Publisher: Backlit Fiction
Released: November 7th 2011
My Rating: 3.75 stars out of 5
Find it on Goodreads
Zoe Calder has always been an outsider. Stashed away in boarding schools since her parents died, Zoe buries herself in the study of ancient worlds. Her greatest thrill is spending her summers with her archeologist aunt and uncle on digs around the world. And one day, while investigating a newly unearthed temple in Crete, Zoe discovers a luminous artifact that transports her to ancient Greece.
As Zoe quickly learns, the Olympian Gods are real, living people—humans with mysterious powers… Powers that Zoe quickly realizes she has come to possess, as well. However, when the people of ancient Greece mistake Zoe for an Olympian, the Gods must restore the balance of the ancient world… No matter what.
Zoe is forced to play a confusing and dangerous game as Hera rallies the gods against her—all except for Zeus, the beautiful, winged young god who risks everything to save her. (from Goodreads)
The Dig was a fun, light-hearted, humorous read – the kind of book you’d want to read on a rainy day to make you smile. It starts off with our main character Zoe getting ready for her trip to Crete. When she arrives, she goes on a dig with her archaeologist aunt and uncle, and wonders off to do some exploring. She makes a strange discovery – and finds herself transported back in time to ancient Greece. With nothing but her non-functioning iPhone and a backpack full of granola bars, Zoe has to find a way to get back home as soon as she can. But as Zoe learns more about herself and the strange new powers she has recently acquired, she wonders if returning home will ever be a possibility.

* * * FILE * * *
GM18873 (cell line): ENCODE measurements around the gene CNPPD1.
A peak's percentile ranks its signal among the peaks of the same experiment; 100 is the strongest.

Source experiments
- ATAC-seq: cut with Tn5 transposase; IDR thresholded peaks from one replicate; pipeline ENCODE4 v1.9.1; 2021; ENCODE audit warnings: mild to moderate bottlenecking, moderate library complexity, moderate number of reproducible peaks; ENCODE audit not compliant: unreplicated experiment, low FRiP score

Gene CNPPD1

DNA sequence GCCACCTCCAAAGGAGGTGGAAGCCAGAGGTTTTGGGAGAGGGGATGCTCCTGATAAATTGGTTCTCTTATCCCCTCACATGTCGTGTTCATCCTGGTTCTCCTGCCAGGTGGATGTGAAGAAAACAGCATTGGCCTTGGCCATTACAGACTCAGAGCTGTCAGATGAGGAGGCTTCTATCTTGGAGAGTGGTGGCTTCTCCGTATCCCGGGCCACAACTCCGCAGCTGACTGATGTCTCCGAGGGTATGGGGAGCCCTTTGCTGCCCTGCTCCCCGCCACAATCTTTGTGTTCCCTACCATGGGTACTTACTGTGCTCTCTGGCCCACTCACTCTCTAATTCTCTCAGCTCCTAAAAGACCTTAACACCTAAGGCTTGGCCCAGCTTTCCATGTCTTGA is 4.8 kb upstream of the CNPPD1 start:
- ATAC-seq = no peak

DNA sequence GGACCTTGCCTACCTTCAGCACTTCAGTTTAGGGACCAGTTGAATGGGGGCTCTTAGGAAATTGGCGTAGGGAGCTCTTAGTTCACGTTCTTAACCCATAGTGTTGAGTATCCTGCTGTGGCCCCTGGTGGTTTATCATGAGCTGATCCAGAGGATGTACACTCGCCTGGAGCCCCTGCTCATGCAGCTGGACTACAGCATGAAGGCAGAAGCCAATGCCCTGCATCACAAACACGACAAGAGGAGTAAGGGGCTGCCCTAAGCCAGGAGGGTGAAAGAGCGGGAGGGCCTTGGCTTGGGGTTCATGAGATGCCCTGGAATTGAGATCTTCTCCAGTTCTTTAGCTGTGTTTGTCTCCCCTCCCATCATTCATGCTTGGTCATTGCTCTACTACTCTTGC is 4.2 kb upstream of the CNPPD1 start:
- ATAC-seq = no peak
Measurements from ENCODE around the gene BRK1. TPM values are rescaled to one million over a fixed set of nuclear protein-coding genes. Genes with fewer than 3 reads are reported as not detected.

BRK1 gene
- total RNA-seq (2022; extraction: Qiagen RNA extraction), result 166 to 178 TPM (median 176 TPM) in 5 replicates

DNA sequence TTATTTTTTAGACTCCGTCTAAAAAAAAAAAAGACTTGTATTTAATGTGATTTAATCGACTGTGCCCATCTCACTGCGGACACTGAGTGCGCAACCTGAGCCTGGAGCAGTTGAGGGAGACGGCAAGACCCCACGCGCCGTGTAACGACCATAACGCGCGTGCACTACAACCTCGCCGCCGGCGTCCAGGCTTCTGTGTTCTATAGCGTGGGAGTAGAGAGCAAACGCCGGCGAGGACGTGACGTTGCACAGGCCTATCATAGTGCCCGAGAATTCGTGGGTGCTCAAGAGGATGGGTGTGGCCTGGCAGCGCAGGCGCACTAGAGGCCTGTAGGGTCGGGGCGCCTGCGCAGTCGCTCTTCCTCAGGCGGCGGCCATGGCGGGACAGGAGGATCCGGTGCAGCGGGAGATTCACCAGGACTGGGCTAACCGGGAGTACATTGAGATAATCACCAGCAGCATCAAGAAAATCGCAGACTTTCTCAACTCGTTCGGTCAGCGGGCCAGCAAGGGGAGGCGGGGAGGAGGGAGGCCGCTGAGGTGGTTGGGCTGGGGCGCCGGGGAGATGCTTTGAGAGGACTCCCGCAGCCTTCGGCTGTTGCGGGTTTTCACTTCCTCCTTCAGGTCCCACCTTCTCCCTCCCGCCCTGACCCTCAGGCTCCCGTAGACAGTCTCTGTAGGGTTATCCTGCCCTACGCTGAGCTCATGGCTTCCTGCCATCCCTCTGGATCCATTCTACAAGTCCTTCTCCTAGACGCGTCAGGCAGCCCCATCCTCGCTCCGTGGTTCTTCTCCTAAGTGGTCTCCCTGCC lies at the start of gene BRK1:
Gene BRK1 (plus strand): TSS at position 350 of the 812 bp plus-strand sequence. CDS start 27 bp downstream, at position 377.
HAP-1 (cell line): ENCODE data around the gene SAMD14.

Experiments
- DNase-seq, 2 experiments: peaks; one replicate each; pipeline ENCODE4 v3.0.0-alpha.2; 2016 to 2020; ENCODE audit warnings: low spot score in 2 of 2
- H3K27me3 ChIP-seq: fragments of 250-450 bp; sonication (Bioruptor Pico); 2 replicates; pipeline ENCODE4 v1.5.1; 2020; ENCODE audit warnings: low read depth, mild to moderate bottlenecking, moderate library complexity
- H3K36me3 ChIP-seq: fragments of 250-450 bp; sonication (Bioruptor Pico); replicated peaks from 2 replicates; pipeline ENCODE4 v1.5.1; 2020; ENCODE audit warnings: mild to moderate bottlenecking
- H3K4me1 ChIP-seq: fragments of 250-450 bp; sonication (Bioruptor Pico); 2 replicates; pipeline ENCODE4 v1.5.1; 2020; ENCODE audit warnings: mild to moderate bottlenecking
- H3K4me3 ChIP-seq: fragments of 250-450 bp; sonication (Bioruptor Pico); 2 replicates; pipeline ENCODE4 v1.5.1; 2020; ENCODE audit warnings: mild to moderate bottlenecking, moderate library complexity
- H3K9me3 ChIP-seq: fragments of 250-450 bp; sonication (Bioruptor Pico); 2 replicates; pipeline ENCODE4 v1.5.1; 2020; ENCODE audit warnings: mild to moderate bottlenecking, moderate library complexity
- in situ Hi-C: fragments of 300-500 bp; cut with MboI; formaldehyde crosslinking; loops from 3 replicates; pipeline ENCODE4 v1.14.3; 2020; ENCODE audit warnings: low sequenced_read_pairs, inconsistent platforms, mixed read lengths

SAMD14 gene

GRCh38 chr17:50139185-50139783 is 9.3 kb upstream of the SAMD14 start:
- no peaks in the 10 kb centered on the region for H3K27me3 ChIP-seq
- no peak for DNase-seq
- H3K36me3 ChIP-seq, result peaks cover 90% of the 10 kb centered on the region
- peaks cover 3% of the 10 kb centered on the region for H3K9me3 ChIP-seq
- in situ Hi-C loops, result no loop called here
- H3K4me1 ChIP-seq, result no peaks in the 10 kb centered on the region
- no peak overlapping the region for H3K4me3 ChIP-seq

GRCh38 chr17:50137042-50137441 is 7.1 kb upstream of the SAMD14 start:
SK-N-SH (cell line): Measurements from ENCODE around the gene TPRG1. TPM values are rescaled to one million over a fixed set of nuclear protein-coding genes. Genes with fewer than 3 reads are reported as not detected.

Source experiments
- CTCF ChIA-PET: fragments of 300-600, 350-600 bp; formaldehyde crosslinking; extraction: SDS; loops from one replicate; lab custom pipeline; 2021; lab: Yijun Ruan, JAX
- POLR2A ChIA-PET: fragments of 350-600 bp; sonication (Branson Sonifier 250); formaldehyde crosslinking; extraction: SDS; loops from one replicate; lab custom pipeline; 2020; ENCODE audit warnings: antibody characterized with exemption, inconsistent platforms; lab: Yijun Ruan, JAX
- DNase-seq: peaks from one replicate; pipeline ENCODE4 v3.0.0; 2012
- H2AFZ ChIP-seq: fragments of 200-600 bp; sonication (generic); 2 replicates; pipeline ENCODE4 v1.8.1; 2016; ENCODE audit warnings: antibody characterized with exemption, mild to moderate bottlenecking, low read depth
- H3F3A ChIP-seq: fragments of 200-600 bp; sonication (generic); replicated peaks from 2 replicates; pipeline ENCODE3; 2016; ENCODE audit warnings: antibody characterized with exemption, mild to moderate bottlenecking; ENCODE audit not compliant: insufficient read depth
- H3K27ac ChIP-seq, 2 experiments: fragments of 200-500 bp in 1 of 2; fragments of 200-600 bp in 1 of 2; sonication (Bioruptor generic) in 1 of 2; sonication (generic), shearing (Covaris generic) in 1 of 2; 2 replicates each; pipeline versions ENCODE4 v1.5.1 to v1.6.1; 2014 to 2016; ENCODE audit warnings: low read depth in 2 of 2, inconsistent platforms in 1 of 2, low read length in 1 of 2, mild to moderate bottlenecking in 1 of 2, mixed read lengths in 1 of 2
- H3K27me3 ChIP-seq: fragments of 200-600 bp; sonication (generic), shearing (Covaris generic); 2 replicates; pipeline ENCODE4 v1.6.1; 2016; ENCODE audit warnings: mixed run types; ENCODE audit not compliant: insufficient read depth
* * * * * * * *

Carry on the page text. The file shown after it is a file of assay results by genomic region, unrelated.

If you’re looking for a book to make you laugh, then The Dig is for you. Zoe was a very funny main character with a great sarcastic sense of humour, and she was always coming up with these little one-liners that made me grin. She wasn’t like most teens – she had a hatred for Facebook, slang and drama TV, and loved archaeology and history. She took a bit of getting used to, but was a good main character and her experiences in ancient Greece made for some great reading! I loved the way she reacted to certain things – coming from an age of technology to a place where showers haven’t been invented yet would be pretty hard for anyone!
Another thing I liked was the spin on Greek mythology. If you know me, then you’ll know I’m a big fan of Greek mythology in YA, so the new take on it really had me intrigued. The Greek gods in this book were not the ones you know – it was really interesting to find out about them and how they got their powers. They seemed a lot more human than the gods from the stories, even though they claimed they were far superior, and I think it was great seeing the way they were so distant from the human world yet completely relied on it at the same time. Zeus was definitely my favourite; he was charming and witty and I loved the interaction between him and Zoe! Though things progressed a little too fast for my liking and I didn’t really understand why Zeus was prepared to give up so much for Zoe, I did really enjoyed their scenes together, especially when they were alone and away from the other gods.
The Dig was well-paced and never boring, and though a little suspension of disbelief was necessary, it was a great read that I think readers of all ages could enjoy. The best part for me was that while it didn’t end on a huge cliffhanger, it still left me wanting to know more, so I was glad to discover that The Dig is the first in a new trilogy. I’m excited to find out what happens to Zoe next and how different everything will be for her!
Overall, The Dig was a quick, funny book and a fab start to a new series. I’d recommend it to anyone looking for something fun or anyone who likes Greek mythology with a twist.